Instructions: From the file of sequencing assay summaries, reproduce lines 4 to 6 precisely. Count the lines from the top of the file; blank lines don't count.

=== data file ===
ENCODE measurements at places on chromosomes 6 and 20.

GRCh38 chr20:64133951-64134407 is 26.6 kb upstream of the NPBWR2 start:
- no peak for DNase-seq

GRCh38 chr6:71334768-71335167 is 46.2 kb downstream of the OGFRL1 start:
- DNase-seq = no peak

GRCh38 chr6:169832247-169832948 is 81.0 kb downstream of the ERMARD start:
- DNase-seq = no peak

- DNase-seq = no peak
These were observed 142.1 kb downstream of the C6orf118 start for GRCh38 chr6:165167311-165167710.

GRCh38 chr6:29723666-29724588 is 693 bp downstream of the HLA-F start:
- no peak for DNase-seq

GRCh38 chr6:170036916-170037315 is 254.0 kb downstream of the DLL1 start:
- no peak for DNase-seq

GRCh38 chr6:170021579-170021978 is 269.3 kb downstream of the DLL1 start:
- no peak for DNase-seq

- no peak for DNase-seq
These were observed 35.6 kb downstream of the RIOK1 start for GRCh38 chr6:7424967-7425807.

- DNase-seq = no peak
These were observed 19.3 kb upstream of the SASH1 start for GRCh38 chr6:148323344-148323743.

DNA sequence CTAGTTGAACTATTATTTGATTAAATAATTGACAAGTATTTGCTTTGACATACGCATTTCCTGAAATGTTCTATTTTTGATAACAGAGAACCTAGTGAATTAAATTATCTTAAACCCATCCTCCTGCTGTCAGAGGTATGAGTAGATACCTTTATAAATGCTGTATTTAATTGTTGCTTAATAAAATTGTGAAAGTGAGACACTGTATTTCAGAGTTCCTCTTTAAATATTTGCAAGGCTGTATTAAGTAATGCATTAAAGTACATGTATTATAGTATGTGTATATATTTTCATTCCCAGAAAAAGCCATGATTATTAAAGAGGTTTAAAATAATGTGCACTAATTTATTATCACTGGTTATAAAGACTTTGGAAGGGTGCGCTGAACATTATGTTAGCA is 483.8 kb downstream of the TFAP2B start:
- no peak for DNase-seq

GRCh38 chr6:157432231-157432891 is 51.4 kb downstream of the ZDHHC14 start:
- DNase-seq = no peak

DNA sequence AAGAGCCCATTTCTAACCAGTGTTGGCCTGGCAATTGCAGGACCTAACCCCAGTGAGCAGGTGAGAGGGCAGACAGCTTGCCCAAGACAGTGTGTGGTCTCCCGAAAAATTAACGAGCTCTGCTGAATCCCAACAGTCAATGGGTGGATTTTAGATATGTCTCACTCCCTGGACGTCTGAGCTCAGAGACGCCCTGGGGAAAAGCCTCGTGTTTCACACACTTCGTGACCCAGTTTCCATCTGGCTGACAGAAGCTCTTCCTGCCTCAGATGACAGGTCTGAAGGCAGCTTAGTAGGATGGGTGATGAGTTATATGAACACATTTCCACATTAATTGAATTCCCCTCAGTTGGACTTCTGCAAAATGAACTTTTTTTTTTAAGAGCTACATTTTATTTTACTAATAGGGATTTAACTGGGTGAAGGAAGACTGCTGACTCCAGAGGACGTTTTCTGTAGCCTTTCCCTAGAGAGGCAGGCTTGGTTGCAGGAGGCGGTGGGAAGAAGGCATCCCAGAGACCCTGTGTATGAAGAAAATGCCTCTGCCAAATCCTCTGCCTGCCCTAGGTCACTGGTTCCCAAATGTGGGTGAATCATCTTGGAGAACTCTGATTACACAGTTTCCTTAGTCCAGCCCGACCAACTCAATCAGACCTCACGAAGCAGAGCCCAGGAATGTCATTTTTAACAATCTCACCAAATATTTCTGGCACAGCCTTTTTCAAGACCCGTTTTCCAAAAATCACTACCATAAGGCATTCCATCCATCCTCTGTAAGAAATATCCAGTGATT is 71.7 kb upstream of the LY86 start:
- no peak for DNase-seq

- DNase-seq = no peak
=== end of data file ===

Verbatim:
GRCh38 chr6:71334768-71335167 is 46.2 kb downstream of the OGFRL1 start:
- DNase-seq = no peak

GRCh38 chr6:169832247-169832948 is 81.0 kb downstream of the ERMARD start: